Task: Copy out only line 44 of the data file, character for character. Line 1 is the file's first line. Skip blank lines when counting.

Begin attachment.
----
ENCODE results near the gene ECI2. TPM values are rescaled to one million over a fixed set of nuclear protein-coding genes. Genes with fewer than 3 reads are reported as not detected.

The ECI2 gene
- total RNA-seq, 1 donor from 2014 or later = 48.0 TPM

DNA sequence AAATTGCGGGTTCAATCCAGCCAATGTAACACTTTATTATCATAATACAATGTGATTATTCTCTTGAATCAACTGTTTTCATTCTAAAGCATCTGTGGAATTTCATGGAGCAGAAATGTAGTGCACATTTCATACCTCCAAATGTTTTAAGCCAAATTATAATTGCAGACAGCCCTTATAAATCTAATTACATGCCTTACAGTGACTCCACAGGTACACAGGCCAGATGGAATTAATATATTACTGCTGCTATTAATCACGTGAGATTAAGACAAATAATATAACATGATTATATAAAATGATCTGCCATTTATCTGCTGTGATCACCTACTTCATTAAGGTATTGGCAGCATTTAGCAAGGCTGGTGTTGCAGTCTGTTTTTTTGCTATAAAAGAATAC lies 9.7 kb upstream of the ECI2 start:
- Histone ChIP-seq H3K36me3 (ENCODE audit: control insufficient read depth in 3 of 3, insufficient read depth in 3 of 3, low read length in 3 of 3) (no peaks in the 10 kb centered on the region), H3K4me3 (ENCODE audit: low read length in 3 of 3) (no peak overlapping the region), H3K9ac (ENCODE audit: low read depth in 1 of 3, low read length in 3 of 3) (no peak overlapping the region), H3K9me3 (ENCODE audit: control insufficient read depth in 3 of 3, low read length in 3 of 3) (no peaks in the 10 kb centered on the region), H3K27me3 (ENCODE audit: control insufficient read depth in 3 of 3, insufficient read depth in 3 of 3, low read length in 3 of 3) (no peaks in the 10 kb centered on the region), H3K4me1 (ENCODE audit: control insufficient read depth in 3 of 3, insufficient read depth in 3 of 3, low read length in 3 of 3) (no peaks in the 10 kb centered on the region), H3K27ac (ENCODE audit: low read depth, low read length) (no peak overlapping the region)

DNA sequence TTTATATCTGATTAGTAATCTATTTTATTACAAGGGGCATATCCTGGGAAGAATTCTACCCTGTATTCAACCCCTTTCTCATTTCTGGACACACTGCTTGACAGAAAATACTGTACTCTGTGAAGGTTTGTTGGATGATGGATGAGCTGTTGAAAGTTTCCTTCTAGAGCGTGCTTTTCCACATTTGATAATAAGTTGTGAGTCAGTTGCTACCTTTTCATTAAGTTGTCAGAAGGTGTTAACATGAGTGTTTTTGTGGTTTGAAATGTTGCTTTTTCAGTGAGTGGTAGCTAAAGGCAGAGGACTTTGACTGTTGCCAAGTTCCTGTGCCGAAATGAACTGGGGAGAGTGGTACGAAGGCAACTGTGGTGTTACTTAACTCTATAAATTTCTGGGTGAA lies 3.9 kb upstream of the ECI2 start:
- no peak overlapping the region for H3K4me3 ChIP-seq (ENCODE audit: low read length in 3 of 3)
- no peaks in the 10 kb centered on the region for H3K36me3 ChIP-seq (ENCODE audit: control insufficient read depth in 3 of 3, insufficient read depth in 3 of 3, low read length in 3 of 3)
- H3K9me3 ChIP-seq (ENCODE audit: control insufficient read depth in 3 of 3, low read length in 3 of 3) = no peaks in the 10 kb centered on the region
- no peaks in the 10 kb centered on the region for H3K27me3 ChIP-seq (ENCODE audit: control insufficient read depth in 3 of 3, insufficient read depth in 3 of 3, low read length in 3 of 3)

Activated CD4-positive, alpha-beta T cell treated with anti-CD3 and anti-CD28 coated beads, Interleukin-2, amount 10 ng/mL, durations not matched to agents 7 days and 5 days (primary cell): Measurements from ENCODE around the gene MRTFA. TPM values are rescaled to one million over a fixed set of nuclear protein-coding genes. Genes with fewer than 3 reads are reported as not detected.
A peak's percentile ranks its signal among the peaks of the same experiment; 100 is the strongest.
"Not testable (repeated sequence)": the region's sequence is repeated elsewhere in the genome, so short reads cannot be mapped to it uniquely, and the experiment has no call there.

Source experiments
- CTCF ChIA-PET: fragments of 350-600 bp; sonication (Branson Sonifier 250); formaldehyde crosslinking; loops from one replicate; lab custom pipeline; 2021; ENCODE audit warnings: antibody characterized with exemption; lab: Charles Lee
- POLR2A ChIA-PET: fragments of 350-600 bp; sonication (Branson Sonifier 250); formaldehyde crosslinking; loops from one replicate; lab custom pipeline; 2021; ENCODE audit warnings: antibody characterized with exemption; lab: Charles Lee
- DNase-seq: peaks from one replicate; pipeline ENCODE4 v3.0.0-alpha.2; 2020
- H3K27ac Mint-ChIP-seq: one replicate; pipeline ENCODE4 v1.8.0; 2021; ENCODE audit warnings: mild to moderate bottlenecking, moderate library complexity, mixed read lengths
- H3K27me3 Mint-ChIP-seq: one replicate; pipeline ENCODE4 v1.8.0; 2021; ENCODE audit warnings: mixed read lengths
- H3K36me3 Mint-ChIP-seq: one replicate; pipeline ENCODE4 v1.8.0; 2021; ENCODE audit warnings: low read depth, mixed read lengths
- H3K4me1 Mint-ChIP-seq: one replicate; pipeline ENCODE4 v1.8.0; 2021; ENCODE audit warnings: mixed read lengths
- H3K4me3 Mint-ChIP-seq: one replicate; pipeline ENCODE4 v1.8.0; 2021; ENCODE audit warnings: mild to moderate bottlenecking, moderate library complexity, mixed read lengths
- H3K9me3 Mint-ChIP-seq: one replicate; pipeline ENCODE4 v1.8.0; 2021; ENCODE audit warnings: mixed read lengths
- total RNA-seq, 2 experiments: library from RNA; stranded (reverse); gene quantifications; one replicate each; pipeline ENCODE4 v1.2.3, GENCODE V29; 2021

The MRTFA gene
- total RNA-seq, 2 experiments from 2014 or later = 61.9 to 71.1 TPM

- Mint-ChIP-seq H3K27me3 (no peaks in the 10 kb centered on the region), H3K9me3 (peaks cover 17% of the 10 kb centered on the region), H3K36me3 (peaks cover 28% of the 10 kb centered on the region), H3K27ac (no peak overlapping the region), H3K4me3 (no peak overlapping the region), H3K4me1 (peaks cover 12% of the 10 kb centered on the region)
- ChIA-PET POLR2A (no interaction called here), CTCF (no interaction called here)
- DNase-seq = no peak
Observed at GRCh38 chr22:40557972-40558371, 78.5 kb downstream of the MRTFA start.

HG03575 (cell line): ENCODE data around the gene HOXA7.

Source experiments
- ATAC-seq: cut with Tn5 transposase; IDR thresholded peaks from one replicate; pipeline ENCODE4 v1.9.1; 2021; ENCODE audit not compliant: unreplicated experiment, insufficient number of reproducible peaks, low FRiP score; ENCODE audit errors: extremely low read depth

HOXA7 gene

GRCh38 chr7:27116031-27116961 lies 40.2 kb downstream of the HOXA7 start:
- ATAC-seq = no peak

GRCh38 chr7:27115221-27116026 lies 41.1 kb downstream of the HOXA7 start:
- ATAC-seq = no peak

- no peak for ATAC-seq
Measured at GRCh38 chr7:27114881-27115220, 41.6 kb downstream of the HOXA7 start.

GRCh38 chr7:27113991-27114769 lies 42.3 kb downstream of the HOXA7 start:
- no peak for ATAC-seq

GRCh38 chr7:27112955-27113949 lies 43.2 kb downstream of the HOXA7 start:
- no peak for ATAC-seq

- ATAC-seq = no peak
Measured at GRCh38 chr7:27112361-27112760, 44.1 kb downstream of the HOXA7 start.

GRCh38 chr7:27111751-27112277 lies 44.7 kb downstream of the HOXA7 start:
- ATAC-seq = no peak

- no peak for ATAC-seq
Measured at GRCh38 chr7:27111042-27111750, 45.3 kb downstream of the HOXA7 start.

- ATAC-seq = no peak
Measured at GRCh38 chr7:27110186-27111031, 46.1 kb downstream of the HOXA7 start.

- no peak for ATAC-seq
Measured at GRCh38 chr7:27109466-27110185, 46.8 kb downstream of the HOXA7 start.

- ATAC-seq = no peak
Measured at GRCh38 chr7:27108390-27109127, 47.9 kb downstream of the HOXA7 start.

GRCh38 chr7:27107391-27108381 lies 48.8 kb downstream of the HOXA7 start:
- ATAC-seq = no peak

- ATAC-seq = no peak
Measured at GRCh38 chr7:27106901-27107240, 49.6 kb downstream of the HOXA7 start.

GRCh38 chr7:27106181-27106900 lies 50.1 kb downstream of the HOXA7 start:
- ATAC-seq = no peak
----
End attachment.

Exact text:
- no peak for ATAC-seq